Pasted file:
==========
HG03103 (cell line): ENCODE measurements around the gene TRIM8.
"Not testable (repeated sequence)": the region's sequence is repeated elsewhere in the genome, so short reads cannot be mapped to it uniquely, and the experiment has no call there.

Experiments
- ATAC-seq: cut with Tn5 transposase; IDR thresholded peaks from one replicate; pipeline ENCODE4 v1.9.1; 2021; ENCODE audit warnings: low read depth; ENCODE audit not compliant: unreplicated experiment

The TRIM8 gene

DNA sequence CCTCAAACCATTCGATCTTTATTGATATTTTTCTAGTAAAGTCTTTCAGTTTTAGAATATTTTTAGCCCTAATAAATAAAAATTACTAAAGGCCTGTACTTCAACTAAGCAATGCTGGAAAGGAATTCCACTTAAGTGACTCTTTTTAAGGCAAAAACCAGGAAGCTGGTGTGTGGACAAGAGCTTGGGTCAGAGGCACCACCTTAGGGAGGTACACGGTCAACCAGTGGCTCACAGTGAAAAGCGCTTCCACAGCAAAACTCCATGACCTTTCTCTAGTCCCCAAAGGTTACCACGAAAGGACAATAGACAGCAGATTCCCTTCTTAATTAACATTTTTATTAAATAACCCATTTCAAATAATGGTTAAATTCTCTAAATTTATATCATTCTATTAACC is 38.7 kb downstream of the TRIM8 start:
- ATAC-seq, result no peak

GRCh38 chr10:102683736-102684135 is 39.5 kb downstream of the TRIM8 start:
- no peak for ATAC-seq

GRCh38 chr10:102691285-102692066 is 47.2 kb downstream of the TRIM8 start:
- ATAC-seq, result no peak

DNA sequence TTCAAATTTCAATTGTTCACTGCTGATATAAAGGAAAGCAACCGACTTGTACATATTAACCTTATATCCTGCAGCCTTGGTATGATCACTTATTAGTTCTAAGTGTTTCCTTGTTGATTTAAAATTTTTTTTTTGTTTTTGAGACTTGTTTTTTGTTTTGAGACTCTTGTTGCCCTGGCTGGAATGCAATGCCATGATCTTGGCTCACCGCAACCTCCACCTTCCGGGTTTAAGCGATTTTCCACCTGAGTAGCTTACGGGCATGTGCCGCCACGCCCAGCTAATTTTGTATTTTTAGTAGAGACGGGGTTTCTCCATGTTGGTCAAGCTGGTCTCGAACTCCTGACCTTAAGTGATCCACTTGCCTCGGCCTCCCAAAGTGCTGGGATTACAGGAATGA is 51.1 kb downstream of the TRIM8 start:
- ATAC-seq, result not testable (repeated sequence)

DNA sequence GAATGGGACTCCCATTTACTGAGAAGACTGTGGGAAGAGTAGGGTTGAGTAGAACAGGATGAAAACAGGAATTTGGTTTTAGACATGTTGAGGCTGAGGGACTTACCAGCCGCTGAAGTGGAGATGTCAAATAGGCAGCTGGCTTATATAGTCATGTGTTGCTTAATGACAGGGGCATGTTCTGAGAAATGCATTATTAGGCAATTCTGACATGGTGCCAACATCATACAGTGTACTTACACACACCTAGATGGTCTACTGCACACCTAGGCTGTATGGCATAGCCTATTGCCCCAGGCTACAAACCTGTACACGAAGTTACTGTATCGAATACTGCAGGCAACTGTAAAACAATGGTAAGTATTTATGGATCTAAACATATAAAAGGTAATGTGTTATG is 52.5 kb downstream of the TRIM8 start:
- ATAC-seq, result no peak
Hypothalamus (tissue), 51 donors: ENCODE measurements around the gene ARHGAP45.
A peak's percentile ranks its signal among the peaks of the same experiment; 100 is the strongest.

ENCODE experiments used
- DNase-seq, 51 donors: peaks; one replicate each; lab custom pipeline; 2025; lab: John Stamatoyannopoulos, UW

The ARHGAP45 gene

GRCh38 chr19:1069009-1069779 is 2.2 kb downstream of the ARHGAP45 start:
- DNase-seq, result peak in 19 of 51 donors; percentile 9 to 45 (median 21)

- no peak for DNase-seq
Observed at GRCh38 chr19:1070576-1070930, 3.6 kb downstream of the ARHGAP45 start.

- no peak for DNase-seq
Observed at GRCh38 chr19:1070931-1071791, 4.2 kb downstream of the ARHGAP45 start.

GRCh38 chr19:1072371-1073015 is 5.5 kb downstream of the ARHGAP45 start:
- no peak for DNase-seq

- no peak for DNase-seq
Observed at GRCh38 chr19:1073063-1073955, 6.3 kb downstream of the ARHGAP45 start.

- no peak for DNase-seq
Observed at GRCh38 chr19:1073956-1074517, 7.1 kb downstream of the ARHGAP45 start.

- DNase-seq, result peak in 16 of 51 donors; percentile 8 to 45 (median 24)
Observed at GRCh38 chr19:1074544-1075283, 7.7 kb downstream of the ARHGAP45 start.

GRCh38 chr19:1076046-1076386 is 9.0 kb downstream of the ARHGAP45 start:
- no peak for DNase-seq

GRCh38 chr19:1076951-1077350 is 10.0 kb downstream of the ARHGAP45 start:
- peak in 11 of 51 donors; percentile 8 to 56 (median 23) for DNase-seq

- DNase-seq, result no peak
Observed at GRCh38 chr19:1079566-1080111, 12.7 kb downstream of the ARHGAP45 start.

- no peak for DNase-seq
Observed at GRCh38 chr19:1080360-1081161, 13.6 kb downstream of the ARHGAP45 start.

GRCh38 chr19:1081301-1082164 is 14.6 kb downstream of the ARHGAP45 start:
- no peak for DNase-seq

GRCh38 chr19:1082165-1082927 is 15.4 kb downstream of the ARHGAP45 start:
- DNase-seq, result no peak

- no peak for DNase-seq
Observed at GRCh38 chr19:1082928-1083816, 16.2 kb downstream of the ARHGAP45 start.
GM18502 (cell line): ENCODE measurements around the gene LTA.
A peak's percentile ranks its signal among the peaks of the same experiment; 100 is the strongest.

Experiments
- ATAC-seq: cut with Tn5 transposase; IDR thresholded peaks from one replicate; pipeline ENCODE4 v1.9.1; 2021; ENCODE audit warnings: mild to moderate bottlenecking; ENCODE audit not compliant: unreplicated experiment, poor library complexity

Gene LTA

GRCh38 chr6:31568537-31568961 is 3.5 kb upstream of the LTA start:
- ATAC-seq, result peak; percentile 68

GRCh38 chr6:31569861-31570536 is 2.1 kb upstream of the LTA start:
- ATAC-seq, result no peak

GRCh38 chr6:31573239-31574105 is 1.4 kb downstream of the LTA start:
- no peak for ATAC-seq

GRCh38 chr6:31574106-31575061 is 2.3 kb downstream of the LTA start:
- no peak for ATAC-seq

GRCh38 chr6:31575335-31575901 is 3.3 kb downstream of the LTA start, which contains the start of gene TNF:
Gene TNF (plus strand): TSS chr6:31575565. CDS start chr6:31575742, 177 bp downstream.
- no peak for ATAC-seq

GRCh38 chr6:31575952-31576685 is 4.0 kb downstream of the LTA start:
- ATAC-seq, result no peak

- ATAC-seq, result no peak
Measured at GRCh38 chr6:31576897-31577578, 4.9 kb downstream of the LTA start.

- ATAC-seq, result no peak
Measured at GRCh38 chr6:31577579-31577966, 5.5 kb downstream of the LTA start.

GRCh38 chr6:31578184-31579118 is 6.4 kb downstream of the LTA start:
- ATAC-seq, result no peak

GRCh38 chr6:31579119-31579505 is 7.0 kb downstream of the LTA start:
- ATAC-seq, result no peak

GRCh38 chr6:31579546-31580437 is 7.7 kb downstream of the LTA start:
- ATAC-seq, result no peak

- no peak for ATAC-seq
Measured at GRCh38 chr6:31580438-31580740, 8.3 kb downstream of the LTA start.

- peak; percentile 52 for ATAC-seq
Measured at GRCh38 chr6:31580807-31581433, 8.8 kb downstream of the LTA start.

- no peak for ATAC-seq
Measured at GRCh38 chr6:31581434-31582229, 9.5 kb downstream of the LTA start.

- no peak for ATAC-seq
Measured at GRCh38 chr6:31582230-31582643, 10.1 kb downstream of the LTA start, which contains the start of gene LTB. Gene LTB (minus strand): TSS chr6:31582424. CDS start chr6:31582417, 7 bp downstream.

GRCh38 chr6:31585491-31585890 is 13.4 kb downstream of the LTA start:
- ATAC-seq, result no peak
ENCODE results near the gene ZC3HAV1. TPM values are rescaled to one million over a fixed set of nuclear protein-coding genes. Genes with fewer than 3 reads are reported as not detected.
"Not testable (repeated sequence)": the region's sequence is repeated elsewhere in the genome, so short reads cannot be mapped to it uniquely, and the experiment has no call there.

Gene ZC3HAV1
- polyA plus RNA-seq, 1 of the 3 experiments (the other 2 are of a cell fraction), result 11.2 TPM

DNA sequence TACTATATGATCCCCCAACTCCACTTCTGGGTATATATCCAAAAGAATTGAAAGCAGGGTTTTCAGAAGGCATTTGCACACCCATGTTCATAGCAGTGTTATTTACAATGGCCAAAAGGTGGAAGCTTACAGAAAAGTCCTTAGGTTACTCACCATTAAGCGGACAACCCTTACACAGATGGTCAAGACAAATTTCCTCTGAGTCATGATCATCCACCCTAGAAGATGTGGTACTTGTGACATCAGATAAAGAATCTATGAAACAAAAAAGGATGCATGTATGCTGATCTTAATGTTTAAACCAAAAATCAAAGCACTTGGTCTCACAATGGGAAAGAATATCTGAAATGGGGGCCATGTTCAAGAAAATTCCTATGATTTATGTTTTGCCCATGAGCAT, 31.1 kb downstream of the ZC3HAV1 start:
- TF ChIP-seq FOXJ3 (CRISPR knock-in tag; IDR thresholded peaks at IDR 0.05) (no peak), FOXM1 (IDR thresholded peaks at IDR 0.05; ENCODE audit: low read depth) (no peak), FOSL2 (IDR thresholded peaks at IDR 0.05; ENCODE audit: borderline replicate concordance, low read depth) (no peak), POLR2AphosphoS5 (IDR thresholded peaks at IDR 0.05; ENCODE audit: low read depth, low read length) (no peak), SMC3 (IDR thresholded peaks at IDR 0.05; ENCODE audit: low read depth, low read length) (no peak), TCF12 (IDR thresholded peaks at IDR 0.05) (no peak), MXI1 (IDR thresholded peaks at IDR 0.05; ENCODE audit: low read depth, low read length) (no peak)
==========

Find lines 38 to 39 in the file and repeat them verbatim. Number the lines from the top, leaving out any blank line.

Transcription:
- peak in 11 of 51 donors; percentile 8 to 56 (median 23) for DNase-seq

- DNase-seq, result no peak